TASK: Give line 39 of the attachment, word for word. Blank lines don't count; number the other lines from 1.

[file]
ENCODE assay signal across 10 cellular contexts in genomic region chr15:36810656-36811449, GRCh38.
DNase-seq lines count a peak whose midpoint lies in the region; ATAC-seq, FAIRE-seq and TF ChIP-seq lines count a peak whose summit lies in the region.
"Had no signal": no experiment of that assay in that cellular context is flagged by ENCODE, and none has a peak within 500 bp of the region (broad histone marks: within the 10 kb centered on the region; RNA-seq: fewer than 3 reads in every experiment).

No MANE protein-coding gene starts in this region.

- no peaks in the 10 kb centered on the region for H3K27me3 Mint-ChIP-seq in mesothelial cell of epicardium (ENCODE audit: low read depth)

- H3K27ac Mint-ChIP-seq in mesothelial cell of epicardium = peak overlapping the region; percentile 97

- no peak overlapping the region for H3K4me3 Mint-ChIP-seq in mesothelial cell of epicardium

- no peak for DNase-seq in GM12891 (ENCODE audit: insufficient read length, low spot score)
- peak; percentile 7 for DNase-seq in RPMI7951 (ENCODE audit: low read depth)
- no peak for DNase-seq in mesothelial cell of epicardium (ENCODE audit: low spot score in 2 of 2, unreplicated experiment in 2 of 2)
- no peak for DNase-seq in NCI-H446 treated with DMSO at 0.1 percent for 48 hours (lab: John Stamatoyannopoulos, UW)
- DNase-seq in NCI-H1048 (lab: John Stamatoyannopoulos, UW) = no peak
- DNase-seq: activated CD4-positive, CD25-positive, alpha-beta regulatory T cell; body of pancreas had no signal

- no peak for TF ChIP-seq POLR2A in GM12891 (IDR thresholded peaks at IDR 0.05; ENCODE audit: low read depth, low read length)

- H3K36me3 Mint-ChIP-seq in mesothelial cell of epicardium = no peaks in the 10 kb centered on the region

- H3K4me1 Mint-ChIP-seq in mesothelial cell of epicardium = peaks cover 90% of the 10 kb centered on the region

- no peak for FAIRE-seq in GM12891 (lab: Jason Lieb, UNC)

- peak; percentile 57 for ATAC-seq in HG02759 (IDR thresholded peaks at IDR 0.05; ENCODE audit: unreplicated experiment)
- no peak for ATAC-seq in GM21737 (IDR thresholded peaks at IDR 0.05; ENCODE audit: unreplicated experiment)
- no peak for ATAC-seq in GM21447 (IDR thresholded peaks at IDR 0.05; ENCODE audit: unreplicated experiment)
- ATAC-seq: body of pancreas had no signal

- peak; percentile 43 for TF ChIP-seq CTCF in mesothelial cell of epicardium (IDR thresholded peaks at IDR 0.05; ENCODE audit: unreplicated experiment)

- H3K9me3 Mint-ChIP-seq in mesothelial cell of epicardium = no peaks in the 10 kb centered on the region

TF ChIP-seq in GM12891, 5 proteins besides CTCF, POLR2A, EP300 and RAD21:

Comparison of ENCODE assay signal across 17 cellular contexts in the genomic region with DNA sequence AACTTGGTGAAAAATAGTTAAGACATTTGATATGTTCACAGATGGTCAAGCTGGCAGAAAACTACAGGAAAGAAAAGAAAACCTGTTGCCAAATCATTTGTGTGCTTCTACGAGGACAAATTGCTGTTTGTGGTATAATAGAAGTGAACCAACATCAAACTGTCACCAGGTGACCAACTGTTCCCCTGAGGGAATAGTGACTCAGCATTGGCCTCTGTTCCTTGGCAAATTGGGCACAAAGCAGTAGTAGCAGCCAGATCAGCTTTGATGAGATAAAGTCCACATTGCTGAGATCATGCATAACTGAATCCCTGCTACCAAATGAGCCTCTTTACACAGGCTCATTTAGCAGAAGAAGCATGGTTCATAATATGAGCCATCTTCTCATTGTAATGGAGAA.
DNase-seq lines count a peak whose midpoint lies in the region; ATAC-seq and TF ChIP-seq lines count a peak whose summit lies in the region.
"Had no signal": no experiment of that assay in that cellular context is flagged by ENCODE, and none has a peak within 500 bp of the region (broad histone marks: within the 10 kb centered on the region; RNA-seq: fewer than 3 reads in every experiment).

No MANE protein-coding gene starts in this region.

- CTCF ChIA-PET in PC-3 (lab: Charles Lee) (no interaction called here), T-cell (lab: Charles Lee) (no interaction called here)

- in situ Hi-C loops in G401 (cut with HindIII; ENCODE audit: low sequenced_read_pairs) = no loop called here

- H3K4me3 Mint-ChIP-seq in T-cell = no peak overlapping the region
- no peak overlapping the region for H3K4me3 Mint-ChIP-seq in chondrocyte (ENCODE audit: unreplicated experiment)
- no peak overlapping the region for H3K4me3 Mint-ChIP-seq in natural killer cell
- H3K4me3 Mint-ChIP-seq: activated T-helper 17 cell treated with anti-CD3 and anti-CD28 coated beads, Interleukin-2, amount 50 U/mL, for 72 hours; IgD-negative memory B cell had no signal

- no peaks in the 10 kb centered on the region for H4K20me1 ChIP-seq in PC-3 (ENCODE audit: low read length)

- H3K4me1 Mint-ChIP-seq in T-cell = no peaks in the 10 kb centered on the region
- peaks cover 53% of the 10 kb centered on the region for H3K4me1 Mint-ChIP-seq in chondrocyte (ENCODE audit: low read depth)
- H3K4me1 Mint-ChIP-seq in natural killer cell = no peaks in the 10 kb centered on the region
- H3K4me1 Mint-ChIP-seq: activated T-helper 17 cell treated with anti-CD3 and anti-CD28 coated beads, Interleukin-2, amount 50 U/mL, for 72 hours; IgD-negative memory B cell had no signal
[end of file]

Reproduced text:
- H3K4me1 Mint-ChIP-seq: activated T-helper 17 cell treated with anti-CD3 and anti-CD28 coated beads, Interleukin-2, amount 50 U/mL, for 72 hours; IgD-negative memory B cell had no signal